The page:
public service should be good at to be, and to be seen to be, effective and useful.
The question assumes some exploration of the extent to which those skills and

capabilities that are expected in the public service form the basis for recruitment,
retention and reward.
When public servants access learning and capability development systems for

example, can they find the necessary opportunities to gain or grow the skills and

capabilities they know are important for the work they do?
And of course, there is, or should be, a clear “line of sight” between the inventory of

skills and capabilities of a modern public service and the stories about its purpose

and mission.
Closing the loop that lines up purpose and capabilities is a powerful engine of

motivation and engagement that, in turn, unlocks steady improvements in

performance and, ultimately, positive impact on the lives and circumstances of

citizens and communities.

Independent Review of the Australian Public Service

A submission from Public Purpose Pty Ltd July 2018 Page 5 of 11
Requisite talent

6 Does the APS know how to access, use, nurture and grow the requisite talent it
needs, both inside the public service and across other networks and
communities, to do its work now and into the future?
There are two dimensions to the talent question for the public service.
One dimension is finding and keeping the talent needed to turn mission and

purpose into effective performance. In the case of the public service, that means

talent in traditional areas like strategic policy and advice (in both of which there are

claims that capability has been declining for some time), service design and delivery

and effective regulation.
It also means talent in newer areas, not the least in digital, data and design.
The challenge is complicated by the unnecessary, but growing contest between

public servants and political advisors about how owns the policy management role.
If short term “fixing” and the demands of political spin and presentation are

privileged too often over persistent, patient and rigorous analysis, testing and

evaluation, the public service risks being stuck in a vicious spiral of demoralisation,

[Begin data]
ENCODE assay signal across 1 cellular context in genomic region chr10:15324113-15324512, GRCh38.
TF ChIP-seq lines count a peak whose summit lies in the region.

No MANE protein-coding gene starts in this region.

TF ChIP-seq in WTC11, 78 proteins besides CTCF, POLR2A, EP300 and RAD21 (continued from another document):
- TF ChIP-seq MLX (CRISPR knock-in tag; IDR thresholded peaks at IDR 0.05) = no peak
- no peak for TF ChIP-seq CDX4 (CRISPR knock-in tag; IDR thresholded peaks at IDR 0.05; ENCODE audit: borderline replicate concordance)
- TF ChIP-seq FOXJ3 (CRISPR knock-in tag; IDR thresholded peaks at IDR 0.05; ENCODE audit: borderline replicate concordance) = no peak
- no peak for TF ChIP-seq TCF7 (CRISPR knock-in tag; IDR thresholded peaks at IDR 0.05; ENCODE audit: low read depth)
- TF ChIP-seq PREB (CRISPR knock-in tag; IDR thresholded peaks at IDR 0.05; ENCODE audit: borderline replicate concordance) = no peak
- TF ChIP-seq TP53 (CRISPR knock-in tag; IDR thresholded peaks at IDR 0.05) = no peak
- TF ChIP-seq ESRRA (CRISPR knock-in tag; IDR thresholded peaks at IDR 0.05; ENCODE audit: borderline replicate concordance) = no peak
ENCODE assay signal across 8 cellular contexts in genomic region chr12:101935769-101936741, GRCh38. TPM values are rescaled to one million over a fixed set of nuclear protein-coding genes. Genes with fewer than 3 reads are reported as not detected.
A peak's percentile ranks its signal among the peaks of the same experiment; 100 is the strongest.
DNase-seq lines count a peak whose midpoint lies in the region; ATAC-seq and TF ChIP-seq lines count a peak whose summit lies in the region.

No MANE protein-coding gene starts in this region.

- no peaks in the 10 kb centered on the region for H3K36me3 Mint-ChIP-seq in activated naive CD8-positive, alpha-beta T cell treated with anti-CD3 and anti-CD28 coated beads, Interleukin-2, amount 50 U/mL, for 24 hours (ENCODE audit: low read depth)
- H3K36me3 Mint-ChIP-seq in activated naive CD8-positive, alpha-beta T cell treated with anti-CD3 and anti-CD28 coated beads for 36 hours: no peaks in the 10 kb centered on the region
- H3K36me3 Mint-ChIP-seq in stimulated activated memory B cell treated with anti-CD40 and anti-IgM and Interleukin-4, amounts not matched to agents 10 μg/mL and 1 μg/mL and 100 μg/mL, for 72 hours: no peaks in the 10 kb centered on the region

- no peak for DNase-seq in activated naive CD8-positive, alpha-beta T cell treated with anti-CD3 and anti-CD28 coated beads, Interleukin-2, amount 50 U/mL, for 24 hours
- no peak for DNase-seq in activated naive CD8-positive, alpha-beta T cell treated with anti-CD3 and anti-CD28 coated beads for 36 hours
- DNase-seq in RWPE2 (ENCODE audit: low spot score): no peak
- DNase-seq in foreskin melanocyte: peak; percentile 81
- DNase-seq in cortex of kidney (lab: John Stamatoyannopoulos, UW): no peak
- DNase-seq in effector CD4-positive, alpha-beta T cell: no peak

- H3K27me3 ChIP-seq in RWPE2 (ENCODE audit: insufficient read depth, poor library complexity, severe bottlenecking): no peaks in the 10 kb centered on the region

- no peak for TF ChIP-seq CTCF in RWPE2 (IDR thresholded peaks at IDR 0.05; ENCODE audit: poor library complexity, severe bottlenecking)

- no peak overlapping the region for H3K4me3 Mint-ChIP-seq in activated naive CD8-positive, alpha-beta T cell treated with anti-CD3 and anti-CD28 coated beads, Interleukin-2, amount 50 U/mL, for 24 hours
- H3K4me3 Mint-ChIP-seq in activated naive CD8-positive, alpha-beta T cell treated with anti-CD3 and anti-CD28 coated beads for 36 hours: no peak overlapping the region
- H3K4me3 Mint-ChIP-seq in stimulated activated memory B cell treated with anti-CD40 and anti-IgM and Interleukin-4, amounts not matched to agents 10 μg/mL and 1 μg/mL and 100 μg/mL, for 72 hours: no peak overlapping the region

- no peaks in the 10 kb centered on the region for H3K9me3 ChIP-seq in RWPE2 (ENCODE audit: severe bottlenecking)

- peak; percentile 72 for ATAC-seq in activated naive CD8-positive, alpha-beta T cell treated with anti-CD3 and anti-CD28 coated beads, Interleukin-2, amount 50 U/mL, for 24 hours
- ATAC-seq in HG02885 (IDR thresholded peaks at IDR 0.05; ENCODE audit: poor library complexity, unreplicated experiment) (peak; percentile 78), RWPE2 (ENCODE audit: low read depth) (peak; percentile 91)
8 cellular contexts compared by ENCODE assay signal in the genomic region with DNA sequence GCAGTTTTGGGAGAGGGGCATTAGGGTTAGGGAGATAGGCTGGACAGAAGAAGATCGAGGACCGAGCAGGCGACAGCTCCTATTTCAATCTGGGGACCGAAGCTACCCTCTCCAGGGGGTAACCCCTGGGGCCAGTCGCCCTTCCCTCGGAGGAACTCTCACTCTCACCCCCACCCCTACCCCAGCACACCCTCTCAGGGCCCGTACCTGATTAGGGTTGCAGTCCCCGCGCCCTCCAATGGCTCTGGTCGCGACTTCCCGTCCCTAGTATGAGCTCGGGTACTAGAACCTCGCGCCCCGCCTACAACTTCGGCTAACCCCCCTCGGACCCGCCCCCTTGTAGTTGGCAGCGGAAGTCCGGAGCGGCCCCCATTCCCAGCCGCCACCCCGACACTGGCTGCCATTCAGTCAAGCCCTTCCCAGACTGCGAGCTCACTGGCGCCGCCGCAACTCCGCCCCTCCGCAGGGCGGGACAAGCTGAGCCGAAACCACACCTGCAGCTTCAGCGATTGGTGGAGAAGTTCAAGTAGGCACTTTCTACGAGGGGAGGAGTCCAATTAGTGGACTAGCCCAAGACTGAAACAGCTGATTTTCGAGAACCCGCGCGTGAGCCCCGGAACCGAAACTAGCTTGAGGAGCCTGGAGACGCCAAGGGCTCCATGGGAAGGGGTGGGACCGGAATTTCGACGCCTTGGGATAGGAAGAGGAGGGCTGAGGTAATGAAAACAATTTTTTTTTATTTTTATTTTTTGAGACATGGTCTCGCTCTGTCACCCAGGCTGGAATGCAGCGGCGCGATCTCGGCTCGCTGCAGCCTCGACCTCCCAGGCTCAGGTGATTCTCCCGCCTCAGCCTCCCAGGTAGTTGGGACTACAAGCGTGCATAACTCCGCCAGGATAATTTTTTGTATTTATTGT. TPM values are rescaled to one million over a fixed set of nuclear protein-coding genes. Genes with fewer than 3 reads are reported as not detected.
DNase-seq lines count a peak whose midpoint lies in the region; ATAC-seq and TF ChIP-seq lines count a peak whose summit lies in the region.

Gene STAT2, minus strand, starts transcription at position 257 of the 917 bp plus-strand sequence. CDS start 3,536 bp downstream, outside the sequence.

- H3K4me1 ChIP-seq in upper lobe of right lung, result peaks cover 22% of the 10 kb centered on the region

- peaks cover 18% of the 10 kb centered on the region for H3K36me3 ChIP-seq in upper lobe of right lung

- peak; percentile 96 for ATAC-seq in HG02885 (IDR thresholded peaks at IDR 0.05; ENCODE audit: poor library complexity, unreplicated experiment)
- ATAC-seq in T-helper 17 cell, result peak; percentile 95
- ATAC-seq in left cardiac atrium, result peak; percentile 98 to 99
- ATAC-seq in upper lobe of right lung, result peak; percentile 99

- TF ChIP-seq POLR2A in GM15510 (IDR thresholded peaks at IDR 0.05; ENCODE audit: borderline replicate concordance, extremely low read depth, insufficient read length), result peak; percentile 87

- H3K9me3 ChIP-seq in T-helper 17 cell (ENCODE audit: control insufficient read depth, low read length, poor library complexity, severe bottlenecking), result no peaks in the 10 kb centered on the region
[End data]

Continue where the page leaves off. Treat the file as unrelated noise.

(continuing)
reduced capacity and what in another context would be described as the “soft

bigotry of low expectations.”
The second dimension is making effective use of the talent you’ve got or which is

developed in the public service.
Are there situations where poor leadership, lack of information or a series of other

obstacles result in great talent effectively ‘hiding in plain sight” within the public

service without being properly deployed or supported?
There is no shortage of work in Australia and around the world being done to tackle

the talent question for the public service.
The review provides a useful opportunity to take stock of that work and to ask some

basic questions about the quality and effectiveness of the systems, culture and

practice in the public sector that impacts how well talent is found and used across

the service.

7 How well do the current and emerging theories and practice of public sector
leadership align with that leaders need to do, and how they need to be, in the
future public service?
Leadership might well be the most studied and least understood attribute of

effective organisations public, private or civil society.
Too often, it feels as if the dilemmas and complexity of leadership in modern

institutions have become “undiscussable”.
Finding organisational contexts, including in the public service, in which a

combination of honesty, emotional intelligence and an unflinching willingness to

confront the gap that sometimes yawns between what people hear leaders say, and

what they hear leaders do is rare.
The review offers an opportunity to set out a demanding framework for leadership

development in the public service that engages new models of power and authority

that can unlock performance and innovation, especially in the digital age.
It needs to embrace a leadership conversation that earns a reputation for honesty

and authenticity.

Independent Review of the Australian Public Service

A submission from Public Purpose Pty Ltd July 2018 Page 6 of 11
It should set out the kinds of leadership support and development tools, platforms

and support that a modern public service needs. And it should sketch the new

leadership narrative for a public service whose dominant values are engagement,
relevance and performance.

8 How does the APS earn and retain the respect of politicians and the
Respect and relevance are two sides of the same demanding, complex “coin” of

If there is a sense that the combination of skill, attitude and culture, leadership and

organising ability are aligned to an ability to get things done and to come up with

good ideas or a better way to deliver programs and services, respect emerges as a

product of relevance.
Obviously, the opposite is also true.